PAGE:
There is no way of predicting bear stock markets with timing certainty. You can, however, use recent and long term history as a guide to increase the predictability of whether it’s better to own more defensive assets or not.
This awareness is what leads investors to more active portfolio re-balancing with strategies such as the All Weather Portfolio, such as monthly re-balancing instead of yearly.
Alternative Wealth Solutions are also available for more active portfolio management.
2. Out Performance Due to Interest Rate Declines
Performance results for the All Weather Portfolio don’t reflect long during periods of decreasing interest rates. This accounts for some of the popularity of this investment strategy when it first became well known.
Unfortunately, many investors come to expect the same performance even during different economic circumstances.
Long term outperformance may not be the case with the All Weather Portfolio, however. Due to the large allocation in bonds, this portfolio will do well when interest rates are rising as they have been doing since the prime rate peaked at over 21% in December 1980!
It seems logical that interest rates will rise again at some point. When they do, the All Weather Portfolio will not perform as well since bonds go down when interest rates go up and this strategy has a large bond allocation of 45%.
3. Temptation to Tweak
It can be very tempting for an investor to tinker with this portfolio.
Such temptations can be overcome, however, if you work from an overall wealth plan, and this particular portfolio helps you achieve your long term goals. If you see that, based on past returns with reasonable adjustments to those returns, you can reach the level of wealth you want by a certain time, it’s easier, to follow any investment strategy.
Admittedly, while I’m a tactical vs a strategic investor myself nowadays, I adjust my ETF portfolio in adherence to a system with strong backtested results that meet my strict criteria for index beating returns with acceptable risk.
4. Less Than Stellar Returns
Let’s face it; The All Weather Portfolio returns are not stellar.
That’s the problem with defensive portfolios. They underperform during times of economic expansion and perform well during bear markets.
Here’s what I’ve learned: Risk management is painful when we don’t need it and a Godsend when we do.
The All Weather Portfolio keeps investors prepared for bear markets at all times. This can be both good and bad.
5. After Inflation Return
The All Weather Portfolio’s has a very high allocation to bonds. Inflation is particularly challenging for bond investors since they are locked into low-interest rates even as the cost of living rises from inflation.
This hurts bond investors in two ways. The value of the income deteriorates from inflation. The value of bonds drops during high inflation because higher yielding bonds can be obtained.
In my video below I explain inflation in more detail.
6. Bonds Have Risk
Many investors are unaware that bonds are not without risk. Again, the All Weather Portfolio has a very high allocation to bonds.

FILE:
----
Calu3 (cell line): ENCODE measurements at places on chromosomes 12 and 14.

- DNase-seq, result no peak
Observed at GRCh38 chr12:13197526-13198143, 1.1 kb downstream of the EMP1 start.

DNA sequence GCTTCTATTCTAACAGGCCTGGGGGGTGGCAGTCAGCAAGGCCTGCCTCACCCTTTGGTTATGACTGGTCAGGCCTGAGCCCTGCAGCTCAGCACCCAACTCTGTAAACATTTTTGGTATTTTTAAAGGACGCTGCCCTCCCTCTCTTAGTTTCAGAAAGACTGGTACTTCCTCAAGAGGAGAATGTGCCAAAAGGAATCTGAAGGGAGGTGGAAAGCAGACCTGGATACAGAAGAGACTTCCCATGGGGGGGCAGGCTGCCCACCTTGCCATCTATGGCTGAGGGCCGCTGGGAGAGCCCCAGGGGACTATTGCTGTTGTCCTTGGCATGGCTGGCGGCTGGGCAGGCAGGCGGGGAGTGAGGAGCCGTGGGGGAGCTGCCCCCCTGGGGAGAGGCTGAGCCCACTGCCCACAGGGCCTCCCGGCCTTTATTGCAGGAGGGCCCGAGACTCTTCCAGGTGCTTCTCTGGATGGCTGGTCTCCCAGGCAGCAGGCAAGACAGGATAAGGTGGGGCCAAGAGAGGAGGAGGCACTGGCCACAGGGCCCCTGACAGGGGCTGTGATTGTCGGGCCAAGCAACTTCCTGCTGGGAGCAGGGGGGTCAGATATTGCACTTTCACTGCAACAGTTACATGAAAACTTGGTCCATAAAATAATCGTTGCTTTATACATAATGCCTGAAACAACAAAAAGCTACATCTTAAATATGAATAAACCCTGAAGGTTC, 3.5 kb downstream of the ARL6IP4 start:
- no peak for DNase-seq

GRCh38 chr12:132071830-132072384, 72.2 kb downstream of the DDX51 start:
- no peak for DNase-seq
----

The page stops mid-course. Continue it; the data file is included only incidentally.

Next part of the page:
- When interest rates go up, the value of bonds goes down.
- Bonds provide marginal performance during most time frames.
- Also, inflation is particularly bad for bond investors as addressed previously.
All Weather Portfolio Vs S&P 500
Investors are always looking to compare investment strategies to simply owning an S&P 500 index. The All Weather Portfolio simply cannot be compared to an all stock portfolio.
It’s easy to look back after bull markets and see that an all stock portfolio would have performed much better than a defensive strategy like The All Weather Portfolio. What investors often forget, however, is that they had superior risk management by owning that defensive portfolio.
Is All Weather Investing Good?
There will be times when The All Weather Portfolio would be considered good and times when it would not be considered good. This will depend on economic cycles.
In 2009, investors would have been thrilled with an annualized investment return of 5% or more.
This is because most stock investors had experienced negative annual returns for a decade! On the other hand, in 2021, investors would turn up their noses at a 7% return due to the massive bull market from 2010 t0 2020.
Managing stock market risk always comes at a cost.
All Weather Portfolio Summary
As I often say, no one is going to get rich from long term buy and hold index investing unless they:
- Have at least a couple of decades to compound wealth from their investments OR
- Are already wealthy since their wealth compounds on top of their accumulated massive wealth
For this reason, you can see how the All Weather Portfolio is ideal for the Dalio family but may not work well for someone trying to build wealth without decades to do it.
Overall, however, the All Weather Portfolio can be an excellent strategy for wealthy investors who don’t need to increase wealth necessarily. It can also work for those seeking a low risk, easy to manage investment portfolio that slowly builds wealth.
As I share with my coaching clients, there are similar low-cost portfolios that require only a little more work that have historically had up to double the return of the All Weather portfolio with comparable low risk.